Further, the depiction of Picard as a middle-aged lieutenant (junior grade) astrophysics officer struggling to climb the career ladder and stuck in a job that he finds tedious stretches the point a little far. Would the fall from captain be that steep? Couldn’t he be a lieutenant commander in charge of a department or something? Still, the interaction between Q and Picard are great, and it’s amusing to watch young actors and actresses pretend that a fifty-something Patrick Stewart is really the age of a cadet.
5. “Yesterday’s Enterprise”
This is another time travel premise that’s basically a play on the classic “something got messed up in the timeline and has to be fixed” plot, but this one pulls off so many things well. The show does a good job of establishing the “wrong” timeline, with many obvious differences from the regular Next Generation one. “Yesterday’s Enterprise” also makes good use of the character of Guinan and her extrasensory abilities. Other positive points include the way that Tasha Yar is used effectively and gets a more heroic ending for her character (only for that to be yanked away by future plot revelations), and the interesting back story we get on Federation history as it relates to the Klingons.
6. “All Good Things…”
While this series finale is highly regarded and structured well to make good use of various parts of TNG’s run, I think there are some things holding it back from a higher ranking. The way that the crew comes together in the future timeline is fairly contrived, with several of the old senior staff being conveniently placed in the right positions to be able to accomplish what they need. Of course, if you look at it as a fake timeline put together by Q to test Picard, then it doesn’t really matter. Also, the technobabble is dialed up about five levels for this episode. We’re also meant to overlook how naive and trusting the “Encounter at Farpoint”-era crew look when they agree to go along with Picard’s daring plan. Up until that point, he’s come across as erratic and possibly unbalanced.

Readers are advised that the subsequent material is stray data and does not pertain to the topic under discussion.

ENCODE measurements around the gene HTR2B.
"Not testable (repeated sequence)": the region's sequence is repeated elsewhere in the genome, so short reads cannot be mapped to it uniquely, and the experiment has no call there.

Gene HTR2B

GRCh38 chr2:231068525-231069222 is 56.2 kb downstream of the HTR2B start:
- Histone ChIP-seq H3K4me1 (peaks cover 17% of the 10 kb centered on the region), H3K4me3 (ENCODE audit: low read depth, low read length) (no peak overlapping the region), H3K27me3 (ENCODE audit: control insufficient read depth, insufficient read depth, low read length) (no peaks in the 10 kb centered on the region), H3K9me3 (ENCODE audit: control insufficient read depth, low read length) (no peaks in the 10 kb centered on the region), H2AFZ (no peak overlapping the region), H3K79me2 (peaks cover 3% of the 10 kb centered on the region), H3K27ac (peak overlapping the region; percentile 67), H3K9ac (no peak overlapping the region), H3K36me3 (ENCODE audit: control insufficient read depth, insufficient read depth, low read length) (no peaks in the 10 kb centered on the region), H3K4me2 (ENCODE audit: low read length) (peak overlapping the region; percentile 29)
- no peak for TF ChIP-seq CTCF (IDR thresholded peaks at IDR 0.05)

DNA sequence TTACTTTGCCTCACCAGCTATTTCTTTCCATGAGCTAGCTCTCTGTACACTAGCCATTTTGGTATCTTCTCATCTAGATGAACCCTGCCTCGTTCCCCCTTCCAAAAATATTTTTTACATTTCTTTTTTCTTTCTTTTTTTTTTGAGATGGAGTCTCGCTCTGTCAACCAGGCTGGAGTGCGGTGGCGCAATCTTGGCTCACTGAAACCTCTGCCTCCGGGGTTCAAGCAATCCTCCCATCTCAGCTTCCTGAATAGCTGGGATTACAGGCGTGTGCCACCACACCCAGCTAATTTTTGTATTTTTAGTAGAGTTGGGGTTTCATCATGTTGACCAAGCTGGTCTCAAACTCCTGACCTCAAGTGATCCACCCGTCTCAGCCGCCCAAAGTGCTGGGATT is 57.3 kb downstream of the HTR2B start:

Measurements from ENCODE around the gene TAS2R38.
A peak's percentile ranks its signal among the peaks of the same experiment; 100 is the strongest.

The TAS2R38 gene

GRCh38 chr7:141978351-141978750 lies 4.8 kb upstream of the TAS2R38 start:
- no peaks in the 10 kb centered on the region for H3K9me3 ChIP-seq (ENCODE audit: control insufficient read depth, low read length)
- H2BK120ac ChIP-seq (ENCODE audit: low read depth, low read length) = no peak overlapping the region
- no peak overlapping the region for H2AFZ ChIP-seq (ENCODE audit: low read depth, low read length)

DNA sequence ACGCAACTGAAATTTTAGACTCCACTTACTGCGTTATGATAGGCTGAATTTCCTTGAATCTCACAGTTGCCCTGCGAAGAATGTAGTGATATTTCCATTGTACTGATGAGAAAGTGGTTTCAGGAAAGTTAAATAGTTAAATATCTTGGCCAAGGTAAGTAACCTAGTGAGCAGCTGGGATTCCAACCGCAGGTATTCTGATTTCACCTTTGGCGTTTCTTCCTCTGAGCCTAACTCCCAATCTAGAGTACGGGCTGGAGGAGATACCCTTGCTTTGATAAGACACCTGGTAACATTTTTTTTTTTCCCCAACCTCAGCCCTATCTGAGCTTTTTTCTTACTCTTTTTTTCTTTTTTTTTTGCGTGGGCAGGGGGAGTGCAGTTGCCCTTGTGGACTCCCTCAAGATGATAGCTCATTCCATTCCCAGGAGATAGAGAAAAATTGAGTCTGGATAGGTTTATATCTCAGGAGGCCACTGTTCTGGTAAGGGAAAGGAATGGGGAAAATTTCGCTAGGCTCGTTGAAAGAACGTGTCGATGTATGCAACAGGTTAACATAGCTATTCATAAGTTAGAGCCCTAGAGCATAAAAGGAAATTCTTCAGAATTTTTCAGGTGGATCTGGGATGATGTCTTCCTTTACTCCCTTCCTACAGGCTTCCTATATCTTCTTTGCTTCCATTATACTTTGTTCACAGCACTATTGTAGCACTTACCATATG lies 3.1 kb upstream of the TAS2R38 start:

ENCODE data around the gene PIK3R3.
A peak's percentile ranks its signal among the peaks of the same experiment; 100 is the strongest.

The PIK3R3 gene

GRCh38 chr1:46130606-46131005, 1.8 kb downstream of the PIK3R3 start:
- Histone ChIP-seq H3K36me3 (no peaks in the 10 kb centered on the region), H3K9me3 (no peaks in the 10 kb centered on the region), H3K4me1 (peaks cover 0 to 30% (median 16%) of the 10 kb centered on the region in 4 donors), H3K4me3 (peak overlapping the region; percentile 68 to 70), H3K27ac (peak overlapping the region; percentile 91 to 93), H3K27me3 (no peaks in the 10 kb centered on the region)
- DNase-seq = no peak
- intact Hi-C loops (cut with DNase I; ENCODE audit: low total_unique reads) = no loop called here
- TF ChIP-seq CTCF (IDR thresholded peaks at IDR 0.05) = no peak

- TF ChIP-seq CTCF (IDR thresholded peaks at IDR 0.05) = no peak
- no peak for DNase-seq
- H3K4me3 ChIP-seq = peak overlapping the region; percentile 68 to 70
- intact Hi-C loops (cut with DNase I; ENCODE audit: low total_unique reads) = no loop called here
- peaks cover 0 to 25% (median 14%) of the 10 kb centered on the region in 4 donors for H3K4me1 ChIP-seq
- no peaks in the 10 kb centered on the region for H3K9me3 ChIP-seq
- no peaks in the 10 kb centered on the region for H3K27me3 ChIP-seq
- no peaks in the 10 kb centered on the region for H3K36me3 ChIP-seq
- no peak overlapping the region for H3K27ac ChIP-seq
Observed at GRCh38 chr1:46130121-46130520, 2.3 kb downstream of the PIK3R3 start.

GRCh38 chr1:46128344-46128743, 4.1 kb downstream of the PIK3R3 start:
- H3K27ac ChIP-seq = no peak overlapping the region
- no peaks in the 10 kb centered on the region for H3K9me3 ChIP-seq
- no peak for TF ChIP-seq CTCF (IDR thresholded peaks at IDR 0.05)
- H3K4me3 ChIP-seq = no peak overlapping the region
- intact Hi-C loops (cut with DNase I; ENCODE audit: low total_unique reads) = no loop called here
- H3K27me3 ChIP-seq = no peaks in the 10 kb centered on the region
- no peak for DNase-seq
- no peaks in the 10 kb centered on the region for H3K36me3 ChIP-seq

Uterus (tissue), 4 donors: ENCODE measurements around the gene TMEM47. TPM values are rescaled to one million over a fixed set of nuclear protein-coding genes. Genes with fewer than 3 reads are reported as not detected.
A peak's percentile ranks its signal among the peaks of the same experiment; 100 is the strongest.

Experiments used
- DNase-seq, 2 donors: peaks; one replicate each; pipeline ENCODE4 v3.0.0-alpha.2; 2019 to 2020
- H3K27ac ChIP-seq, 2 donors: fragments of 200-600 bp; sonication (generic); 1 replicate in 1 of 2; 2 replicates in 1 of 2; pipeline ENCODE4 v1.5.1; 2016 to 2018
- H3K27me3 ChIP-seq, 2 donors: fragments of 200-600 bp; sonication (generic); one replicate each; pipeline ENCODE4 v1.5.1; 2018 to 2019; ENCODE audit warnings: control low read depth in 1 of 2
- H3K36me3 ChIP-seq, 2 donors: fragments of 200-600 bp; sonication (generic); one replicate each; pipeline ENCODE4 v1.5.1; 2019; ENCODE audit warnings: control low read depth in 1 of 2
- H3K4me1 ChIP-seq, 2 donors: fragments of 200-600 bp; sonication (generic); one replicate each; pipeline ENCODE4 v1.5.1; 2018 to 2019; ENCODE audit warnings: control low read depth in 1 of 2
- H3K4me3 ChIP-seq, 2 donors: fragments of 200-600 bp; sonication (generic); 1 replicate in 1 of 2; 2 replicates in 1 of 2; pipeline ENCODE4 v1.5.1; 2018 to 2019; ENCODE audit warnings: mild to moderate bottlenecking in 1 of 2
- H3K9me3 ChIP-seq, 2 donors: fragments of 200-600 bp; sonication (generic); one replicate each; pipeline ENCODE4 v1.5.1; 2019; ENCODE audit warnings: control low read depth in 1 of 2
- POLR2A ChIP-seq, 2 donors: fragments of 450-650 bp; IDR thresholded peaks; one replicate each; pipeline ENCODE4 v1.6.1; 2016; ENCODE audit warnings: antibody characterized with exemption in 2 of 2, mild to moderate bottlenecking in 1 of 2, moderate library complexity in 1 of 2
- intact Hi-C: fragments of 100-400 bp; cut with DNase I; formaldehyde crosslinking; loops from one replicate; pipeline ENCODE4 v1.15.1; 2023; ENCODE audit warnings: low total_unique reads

Still, criticisms aside, “All Good Things” acts as a proper series finale should. It takes the show full circle to “Encounter at Farpoint” and brings back the first recurring adversary that the Enterprise crew faced. It’s filled with great nostalgic moments. The episode is really in Patrick Stewart’s hands as he’s involved in just about every part of it, and he delivers. The interactions between Picard and Q are so good that when I watch this one years later, it makes the realization that they’re the last Picard/Q scenes ever all the more poignant.
7. Star Trek IV: The Voyage Home